Becoming a parent means parting with all kinds of luxuries. Gone are nights of uninterrupted sleep and afternoons spent devouring a novel. But being a parent doesn’t have to mean saying goodbye to adventure.
We caught up with three families who refused to abandon adventure once they welcomed children. Professional musicians Enion Pelta-Tiller and her husband David Tiller employed creativity and a road nanny to bring their son on tour before he’d even cut a tooth. The Nolan family described the sense of liberation they’ve experienced since embarking on a full-time RV journey. Karon and Rob Dickinson spend much of their time at desks as a marketing consultant and a software developer, but for their summer vacation, they took their three kids into the Colorado backcountry.
Though these families approach their adventures differently, they all possess creativity, a strong sense of personal values, and a passion for exploration.
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[su_row][su_column size=”1/3″]Backpacking[/su_column] [su_column size=”1/3″] Van Life[/su_column] [su_column size=”1/3″]In The Band[/su_column] [/su_row]
An extreme summer vacation
This fall, the Dickinson kids returned to school with a unique answer to the question, “What did you do this summer?” Karon and Rob Dickinson took their 13-year-old daughter and six-year-old twins on a backpacking trip in Colorado’s wilderness. While it might sound insanely adventurous to most, it was the most natural thing in the world for a couple who met through the Colorado Mountain Club and had been taking their kids camping since their eldest was four months old.
Parent Co: What inspired you to take your kids backpacking?
Karon Dickinson: We wanted to teach them the skills we had learned [from outdoor adventures] – resilience, responsibility, preparation and planning skills, trust, and emotional maturity.
PC: What were the most challenging parts of the trip?
KD: We carried two tents, five sleeping bags, five pads, cooking gear, extra clothes, and of course food for five, which meant my husband and I ended up with a lot of extra weight. Our six-year-old son cried for the first half hour until he got used to his pack. It rained for hours, and the trail ended up being three miles longer than the guidebook “suggested.”
Parent Co. partnered with Ems for Kids because they believe kids are the best partners in adventure.
PC: What were the best parts of the trip?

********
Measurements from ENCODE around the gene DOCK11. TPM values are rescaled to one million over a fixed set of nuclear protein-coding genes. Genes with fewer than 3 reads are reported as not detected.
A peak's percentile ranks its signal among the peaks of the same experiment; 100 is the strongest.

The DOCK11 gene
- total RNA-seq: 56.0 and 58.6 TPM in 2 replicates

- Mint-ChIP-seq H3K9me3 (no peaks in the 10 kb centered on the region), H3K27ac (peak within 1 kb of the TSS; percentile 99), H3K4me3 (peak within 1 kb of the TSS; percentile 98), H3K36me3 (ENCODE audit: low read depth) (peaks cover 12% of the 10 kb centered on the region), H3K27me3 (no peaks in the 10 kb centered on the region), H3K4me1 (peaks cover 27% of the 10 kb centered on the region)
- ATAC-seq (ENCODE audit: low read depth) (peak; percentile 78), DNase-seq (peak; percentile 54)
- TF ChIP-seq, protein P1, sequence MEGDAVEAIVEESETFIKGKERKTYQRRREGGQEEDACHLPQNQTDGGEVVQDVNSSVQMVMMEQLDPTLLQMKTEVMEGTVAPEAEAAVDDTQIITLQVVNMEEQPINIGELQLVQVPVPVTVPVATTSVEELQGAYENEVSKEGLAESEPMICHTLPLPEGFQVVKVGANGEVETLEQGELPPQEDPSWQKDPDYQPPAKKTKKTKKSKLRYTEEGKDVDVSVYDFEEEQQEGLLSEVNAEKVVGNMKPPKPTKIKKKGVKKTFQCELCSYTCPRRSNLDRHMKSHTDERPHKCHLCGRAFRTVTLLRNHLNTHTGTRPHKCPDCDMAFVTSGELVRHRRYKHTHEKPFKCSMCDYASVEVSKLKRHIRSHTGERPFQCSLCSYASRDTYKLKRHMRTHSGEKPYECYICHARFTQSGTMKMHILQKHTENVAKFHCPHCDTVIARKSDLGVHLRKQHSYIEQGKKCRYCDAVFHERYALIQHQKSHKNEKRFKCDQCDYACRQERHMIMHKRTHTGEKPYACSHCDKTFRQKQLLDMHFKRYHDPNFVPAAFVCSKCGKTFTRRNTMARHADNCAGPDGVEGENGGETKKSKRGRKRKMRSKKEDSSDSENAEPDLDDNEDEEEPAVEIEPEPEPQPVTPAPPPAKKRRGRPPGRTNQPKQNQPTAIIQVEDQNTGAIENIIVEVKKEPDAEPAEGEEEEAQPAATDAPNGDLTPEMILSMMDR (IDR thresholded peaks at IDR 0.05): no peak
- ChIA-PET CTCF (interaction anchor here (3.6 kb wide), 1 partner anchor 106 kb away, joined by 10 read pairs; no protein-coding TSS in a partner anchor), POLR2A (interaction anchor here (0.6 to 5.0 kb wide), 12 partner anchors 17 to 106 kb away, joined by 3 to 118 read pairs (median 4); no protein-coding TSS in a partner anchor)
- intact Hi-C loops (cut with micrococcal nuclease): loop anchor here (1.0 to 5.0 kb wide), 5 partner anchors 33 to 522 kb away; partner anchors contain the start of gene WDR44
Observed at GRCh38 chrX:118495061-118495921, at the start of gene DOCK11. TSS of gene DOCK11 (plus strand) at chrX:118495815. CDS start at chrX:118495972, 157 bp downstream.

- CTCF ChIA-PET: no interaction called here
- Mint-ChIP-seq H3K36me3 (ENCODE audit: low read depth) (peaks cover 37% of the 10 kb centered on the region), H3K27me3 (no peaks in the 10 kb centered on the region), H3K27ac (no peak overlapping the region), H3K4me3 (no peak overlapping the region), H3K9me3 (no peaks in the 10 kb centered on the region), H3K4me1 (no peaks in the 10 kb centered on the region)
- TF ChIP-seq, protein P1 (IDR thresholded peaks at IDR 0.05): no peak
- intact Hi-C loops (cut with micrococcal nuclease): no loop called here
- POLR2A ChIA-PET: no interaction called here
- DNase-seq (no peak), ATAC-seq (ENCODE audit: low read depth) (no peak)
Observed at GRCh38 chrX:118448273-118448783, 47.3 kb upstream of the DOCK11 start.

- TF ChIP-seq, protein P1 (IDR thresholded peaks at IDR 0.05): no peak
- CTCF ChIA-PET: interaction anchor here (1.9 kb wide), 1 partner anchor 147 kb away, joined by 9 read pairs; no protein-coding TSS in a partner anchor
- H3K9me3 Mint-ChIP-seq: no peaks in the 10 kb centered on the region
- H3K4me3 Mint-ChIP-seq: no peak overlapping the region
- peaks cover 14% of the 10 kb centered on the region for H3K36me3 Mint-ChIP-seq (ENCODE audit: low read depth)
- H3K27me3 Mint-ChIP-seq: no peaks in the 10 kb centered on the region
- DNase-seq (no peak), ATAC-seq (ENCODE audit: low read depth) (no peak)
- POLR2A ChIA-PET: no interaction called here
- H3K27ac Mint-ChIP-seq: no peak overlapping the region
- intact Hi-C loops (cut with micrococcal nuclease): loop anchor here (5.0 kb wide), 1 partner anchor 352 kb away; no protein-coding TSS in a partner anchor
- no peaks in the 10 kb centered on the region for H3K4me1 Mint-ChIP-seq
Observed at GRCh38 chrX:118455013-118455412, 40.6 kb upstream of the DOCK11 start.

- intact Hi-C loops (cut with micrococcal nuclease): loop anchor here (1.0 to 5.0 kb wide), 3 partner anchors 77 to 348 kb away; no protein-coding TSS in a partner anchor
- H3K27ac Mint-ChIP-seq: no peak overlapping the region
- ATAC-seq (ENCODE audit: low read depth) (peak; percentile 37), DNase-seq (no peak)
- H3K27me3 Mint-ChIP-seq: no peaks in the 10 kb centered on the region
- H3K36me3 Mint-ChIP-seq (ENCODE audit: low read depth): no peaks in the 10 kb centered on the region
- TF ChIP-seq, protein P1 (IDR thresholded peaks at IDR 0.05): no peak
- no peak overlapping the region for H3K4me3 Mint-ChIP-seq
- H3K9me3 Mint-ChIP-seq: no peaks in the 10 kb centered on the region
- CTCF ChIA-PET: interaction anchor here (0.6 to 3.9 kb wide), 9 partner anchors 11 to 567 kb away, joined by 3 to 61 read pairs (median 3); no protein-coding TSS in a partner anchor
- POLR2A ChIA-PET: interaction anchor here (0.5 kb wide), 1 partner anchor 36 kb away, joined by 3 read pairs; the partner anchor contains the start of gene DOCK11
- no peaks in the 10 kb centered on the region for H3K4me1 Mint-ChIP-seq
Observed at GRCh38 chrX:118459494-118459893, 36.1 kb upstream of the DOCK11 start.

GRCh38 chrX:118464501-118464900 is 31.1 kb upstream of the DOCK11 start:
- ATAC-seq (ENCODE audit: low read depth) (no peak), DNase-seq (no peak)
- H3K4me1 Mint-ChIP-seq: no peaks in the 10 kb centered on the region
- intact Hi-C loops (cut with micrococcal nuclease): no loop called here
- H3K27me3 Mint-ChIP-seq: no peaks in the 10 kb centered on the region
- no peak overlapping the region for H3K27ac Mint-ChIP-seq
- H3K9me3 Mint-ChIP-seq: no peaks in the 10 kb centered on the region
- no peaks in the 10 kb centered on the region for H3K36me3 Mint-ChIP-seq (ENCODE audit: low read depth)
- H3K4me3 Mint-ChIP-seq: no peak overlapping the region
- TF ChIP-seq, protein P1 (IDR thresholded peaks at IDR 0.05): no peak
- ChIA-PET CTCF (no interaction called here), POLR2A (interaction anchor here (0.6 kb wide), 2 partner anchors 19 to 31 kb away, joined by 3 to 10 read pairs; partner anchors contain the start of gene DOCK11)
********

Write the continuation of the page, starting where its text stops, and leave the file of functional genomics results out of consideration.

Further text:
KD: Watching my 13-year-old carry more weight than me and entertain the twins on the long trek down. Getting back to the car, all three kids started yelling, “We did it!” and “Family hug!” We shed our heavy backpacks and hugged in the parking lot. It was one of the most amazing moments of my life.
PC: What do you think your kids got out of this experience?
KD: I think my twins grew closer to their sister, and she was more patient with them.
PC: What advice would you give other parents contemplating a similar trip?
KD: The lag time for medical emergency evacuation is formidable as there is no 911 in the backcountry. I highly recommend outdoor education classes. Also, give yourself plenty of time to prep. I spent at least 40 hours planning, shopping, preparing food, and packing for the trip.
Sarah and Ryan Nolan ditched most of their possessions and took what matters most – their sons, Kevin, age five, and River, age seven, plus their shared passion for adventure – on the road. As homeowners with stable jobs, Sarah and Ryan thought they were living the dream until they realized, “we were bored and felt our spirits squashed with the minutia of corporate life,” says Sarah.
Currently, the Nolans and their Airstream are in New Hampshire. As temps drop in New England, they’ll head south to Key Largo to help with hurricane relief. Stops in 2018 include San Diego, Arizona, Texas, the Pacific Northwest, and Colorado. This winter, they’ll leave their RV to fly to Hawaii where Sarah will lead a retreat. The Nolans have no plans to end their RV journey for the foreseeable future.
Parent Co: What has been the best part of your journey so far?
Sarah Nolan: Our family coming together around a common purpose. Also, the energy at the campgrounds has been great. Families in the full-time RV community have created a culture of following their dreams and living off the beaten path.